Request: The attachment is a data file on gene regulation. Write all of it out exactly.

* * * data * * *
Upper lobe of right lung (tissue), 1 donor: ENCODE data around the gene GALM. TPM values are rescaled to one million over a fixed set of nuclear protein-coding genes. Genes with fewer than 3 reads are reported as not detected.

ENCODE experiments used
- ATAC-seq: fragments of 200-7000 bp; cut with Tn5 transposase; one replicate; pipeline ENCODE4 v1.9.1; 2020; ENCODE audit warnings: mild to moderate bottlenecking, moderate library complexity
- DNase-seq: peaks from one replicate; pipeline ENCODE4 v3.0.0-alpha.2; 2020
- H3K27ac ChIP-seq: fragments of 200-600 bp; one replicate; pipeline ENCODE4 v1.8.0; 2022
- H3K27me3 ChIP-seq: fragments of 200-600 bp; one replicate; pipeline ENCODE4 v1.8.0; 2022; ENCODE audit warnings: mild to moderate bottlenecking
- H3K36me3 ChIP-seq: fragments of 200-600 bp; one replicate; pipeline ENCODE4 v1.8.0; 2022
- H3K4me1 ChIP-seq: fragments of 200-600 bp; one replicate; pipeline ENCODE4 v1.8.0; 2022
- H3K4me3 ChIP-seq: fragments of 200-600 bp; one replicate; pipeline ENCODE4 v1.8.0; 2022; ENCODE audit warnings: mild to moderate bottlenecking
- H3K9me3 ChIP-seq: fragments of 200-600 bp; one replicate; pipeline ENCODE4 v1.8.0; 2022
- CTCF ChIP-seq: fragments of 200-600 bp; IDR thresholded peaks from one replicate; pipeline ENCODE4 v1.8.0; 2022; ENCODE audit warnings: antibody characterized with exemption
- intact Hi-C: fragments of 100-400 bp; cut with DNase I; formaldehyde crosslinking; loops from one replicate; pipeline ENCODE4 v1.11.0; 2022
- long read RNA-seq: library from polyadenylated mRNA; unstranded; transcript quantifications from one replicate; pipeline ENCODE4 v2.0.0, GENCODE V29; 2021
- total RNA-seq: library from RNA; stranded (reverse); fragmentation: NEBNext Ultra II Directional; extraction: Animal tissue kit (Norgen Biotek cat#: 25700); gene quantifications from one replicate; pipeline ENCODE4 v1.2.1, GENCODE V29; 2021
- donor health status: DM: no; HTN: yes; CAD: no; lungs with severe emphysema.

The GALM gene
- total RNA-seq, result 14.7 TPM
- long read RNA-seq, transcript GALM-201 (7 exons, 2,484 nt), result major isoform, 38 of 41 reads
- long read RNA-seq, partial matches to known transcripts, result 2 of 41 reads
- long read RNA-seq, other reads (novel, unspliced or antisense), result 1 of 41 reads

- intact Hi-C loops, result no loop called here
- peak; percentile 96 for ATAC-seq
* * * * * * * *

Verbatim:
Upper lobe of right lung (tissue), 1 donor: ENCODE data around the gene GALM. TPM values are rescaled to one million over a fixed set of nuclear protein-coding genes. Genes with fewer than 3 reads are reported as not detected.

ENCODE experiments used
- ATAC-seq: fragments of 200-7000 bp; cut with Tn5 transposase; one replicate; pipeline ENCODE4 v1.9.1; 2020; ENCODE audit warnings: mild to moderate bottlenecking, moderate library complexity
- DNase-seq: peaks from one replicate; pipeline ENCODE4 v3.0.0-alpha.2; 2020
- H3K27ac ChIP-seq: fragments of 200-600 bp; one replicate; pipeline ENCODE4 v1.8.0; 2022
- H3K27me3 ChIP-seq: fragments of 200-600 bp; one replicate; pipeline ENCODE4 v1.8.0; 2022; ENCODE audit warnings: mild to moderate bottlenecking
- H3K36me3 ChIP-seq: fragments of 200-600 bp; one replicate; pipeline ENCODE4 v1.8.0; 2022
- H3K4me1 ChIP-seq: fragments of 200-600 bp; one replicate; pipeline ENCODE4 v1.8.0; 2022
- H3K4me3 ChIP-seq: fragments of 200-600 bp; one replicate; pipeline ENCODE4 v1.8.0; 2022; ENCODE audit warnings: mild to moderate bottlenecking
- H3K9me3 ChIP-seq: fragments of 200-600 bp; one replicate; pipeline ENCODE4 v1.8.0; 2022
- CTCF ChIP-seq: fragments of 200-600 bp; IDR thresholded peaks from one replicate; pipeline ENCODE4 v1.8.0; 2022; ENCODE audit warnings: antibody characterized with exemption
- intact Hi-C: fragments of 100-400 bp; cut with DNase I; formaldehyde crosslinking; loops from one replicate; pipeline ENCODE4 v1.11.0; 2022
- long read RNA-seq: library from polyadenylated mRNA; unstranded; transcript quantifications from one replicate; pipeline ENCODE4 v2.0.0, GENCODE V29; 2021
- total RNA-seq: library from RNA; stranded (reverse); fragmentation: NEBNext Ultra II Directional; extraction: Animal tissue kit (Norgen Biotek cat#: 25700); gene quantifications from one replicate; pipeline ENCODE4 v1.2.1, GENCODE V29; 2021
- donor health status: DM: no; HTN: yes; CAD: no; lungs with severe emphysema.

The GALM gene
- total RNA-seq, result 14.7 TPM
- long read RNA-seq, transcript GALM-201 (7 exons, 2,484 nt), result major isoform, 38 of 41 reads
- long read RNA-seq, partial matches to known transcripts, result 2 of 41 reads
- long read RNA-seq, other reads (novel, unspliced or antisense), result 1 of 41 reads

- intact Hi-C loops, result no loop called here
- peak; percentile 96 for ATAC-seq